So forget guilt and feelings of failure. You may be used to constant self-evaluation, condemning each and every shortcoming. Such self-flagellation is useless and ego destroying. When thinking of life style change, the object is to simply keep going and keep growing. You will never do it perfectly, so don’t worry about it. Instead, pat yourself on the back for moves in the right direction. You may deviate, but you cannot fail as long as you keep going. Deviations are allowed and predictable. They are not failures. Simply keep going and each day is successful. One more time--you WILL deviate, and deviations are not failures.
7. Be For Something--It Makes All the Difference
Most dieters give the diet full credit for weight loss. They praise the program endlessly to family and friends. At last a diet that really works! When they start regaining the weight, do they blame the diet? NO! It’s the wrong body, their metabolism, or simply their lack of willpower. Shame, guilt, embarrassment, and feelings of failure go hand in hand with dieting setbacks. Clearly, one did not suffer as much as required of a good dieter.
Whether it is weight loss or anything else you want to change,
you cannot hate yourself into succeeding.
Jane cannot seem to get beyond self hatred. She is not as thin as she would like, certainly not as thin as her friends. No matter how hard she tries, she inevitably blows her diet and starts eating. Each time she is heavier than before dieting. She is terrified she will gain even more weight unless the next diet succeeds. She fears she does not have what it takes. She knows the fault is within her.
Whether it is weight or anything else you want to change, you cannot hate yourself into succeeding. The only lasting success we have seen is that of people who are very clear on what they are FOR. Do it because you are FOR you and your well-being, not against food and feeding yourself--such a negative attitude towards eating is anti-self and anti-life -- actually it's a form of self hatred.
Being FOR you is not compatible with self-hatred, deprivation, and a punishing attitude toward self. Being FOR you, on the other hand, means gentle encouraging self-talk. It means a concern for health and fitness because you matter. It means others’ expectations or an arbitrary fashion ideal are unimportant compared to the need to take good care of you. Real success can only come by being FOR you to the point of taking real pleasure in doing positive things for your health and fitness--and skipping the guilt.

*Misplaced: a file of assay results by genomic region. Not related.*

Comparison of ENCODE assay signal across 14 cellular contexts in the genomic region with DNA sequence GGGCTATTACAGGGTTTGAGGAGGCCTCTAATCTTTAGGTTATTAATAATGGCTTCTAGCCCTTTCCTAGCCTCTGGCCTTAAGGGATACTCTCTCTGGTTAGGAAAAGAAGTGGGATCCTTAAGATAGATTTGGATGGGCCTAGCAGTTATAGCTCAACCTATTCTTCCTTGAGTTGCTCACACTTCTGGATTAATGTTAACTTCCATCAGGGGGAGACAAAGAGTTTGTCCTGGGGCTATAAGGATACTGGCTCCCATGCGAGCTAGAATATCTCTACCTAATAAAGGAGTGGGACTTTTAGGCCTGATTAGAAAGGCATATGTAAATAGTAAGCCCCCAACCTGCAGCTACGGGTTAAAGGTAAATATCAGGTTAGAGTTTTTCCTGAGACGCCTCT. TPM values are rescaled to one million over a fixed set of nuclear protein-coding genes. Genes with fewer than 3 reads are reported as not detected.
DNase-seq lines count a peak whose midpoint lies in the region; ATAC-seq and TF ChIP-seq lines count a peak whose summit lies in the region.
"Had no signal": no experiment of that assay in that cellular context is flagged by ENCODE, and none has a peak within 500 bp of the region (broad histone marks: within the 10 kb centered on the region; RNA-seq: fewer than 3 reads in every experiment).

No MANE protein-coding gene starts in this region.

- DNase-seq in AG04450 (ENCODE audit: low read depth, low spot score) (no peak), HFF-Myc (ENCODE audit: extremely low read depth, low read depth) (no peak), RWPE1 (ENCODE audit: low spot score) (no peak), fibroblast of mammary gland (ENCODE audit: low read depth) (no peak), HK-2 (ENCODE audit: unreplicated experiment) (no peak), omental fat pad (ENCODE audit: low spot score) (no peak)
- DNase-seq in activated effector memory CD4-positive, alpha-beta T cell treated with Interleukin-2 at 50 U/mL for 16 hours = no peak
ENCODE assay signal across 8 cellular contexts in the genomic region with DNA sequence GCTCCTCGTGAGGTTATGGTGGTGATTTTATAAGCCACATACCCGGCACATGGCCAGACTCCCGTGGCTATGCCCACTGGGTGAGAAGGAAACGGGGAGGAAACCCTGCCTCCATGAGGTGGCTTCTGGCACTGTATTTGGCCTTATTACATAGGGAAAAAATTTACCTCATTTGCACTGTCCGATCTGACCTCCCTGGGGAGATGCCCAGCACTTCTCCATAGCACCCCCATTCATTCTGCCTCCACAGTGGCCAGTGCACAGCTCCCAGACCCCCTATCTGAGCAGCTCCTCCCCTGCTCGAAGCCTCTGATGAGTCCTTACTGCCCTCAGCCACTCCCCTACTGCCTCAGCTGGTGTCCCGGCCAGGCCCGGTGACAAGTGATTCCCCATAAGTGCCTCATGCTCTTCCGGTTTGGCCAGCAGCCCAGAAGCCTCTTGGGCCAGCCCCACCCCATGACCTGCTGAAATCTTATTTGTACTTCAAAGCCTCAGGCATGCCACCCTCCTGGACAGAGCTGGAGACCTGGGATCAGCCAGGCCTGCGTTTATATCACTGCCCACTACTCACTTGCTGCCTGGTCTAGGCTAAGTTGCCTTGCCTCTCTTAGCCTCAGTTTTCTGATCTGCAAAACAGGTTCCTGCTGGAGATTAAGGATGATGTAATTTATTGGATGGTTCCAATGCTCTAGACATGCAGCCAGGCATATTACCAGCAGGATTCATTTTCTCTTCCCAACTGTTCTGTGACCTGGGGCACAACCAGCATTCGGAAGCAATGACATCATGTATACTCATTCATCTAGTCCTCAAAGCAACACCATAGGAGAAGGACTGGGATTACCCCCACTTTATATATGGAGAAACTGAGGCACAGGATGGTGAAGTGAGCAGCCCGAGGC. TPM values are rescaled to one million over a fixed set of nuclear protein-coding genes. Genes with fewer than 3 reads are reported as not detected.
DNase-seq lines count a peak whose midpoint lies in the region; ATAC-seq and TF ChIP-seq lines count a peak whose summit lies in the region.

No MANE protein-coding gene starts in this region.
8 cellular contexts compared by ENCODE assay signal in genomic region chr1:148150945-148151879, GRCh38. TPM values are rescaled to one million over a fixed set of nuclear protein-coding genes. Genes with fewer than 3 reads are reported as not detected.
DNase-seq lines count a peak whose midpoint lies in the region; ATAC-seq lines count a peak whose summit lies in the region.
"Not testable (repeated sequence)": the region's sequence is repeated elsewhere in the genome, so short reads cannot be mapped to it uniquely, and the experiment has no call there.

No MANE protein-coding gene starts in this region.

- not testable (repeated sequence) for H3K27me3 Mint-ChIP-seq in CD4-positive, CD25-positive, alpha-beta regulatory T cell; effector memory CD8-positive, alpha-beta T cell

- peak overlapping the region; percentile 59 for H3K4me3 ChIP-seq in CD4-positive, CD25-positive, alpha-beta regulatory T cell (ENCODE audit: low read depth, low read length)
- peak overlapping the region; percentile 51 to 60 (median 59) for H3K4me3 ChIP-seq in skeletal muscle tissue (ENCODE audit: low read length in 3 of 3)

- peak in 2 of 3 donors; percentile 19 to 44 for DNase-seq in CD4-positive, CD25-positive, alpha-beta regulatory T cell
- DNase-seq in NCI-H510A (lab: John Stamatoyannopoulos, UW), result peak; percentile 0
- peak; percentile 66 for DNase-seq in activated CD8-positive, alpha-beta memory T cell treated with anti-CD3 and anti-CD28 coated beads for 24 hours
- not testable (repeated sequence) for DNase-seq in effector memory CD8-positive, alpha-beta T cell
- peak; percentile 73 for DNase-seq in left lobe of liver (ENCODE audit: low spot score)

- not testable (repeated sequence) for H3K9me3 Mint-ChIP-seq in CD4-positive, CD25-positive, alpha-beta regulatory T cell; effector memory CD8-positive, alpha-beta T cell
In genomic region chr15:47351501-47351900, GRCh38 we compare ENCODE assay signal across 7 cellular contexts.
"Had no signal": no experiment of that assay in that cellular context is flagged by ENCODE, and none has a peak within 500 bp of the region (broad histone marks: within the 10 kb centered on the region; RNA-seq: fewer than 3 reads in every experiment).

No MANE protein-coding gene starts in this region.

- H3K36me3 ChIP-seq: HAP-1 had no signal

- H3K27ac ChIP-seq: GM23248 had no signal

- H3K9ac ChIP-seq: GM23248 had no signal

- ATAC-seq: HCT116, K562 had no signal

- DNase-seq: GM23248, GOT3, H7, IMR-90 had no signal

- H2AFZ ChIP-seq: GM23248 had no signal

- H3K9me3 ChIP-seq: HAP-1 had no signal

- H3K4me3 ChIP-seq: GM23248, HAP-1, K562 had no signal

8. Find Social Support and Deal With Resistance and Sabotage
Why is it so hard to ask for help from others in support of your weight loss program? Perhaps you think you should be able to do it on your own, or perhaps you do not want any witnesses monitoring your progress (or lack of it). Perhaps you are embarrassed to be seen trying once again. Perhaps you don’t want simplistic advice or negative comments. There are lots of reasons for resisting getting help, but one fact remains: social support is very helpful, as are skills in dealing assertively with resistance and sabotage.
There are pitfalls. For example:
Ann, fearful of not having the willpower to stay on track, asked her husband to let her know when she overate or ate the “wrong” foods. By the end of the second day, Ann was filled with resentment toward this “policeman” who seemed to always lurk close by ready to bust her for her latest offense. A ferocious battle ensued, culminating in a monumental binge and the pronouncement that “my food is my business!”
At times, social influences can be disruptive. Sarah’s husband, Ted, made no secret of the fact he preferred her thinner. He watched her every bite and frequently asked for a status report. Sarah was filled with resentment. How could he not accept her as she was? And if she did lose weight and he paid no attention to her, she was filled with rage. “Why couldn’t he accept me before? Wasn’t I the same person?” Consciously or unconsciously, Sarah’s continued yo-yoing and subsequent weight gain seemed to express the angry thought, “Fat! I’ll show him fat!”
Family and friends often resist changes they do not understand
or see as threatening.
Do these examples contradict the earlier statement that social support is valuable? No. They underscore the idea that your social network can be either positive or negative. You need to take charge and plan for a positive support system.
Recognize this mixed reality: Family and friends often resist changes they do not understand or see as threatening. Sometimes, as in the case of Sarah and Ted, pressure from others can bring all efforts to a grinding halt. Take the time to talk it over. Explain what you are doing and why. Discuss others’ perceptions of how your weight management program will affect them. Work out troublesome issues. Reassure important people in your life that your program will not change your commitment to the relationship.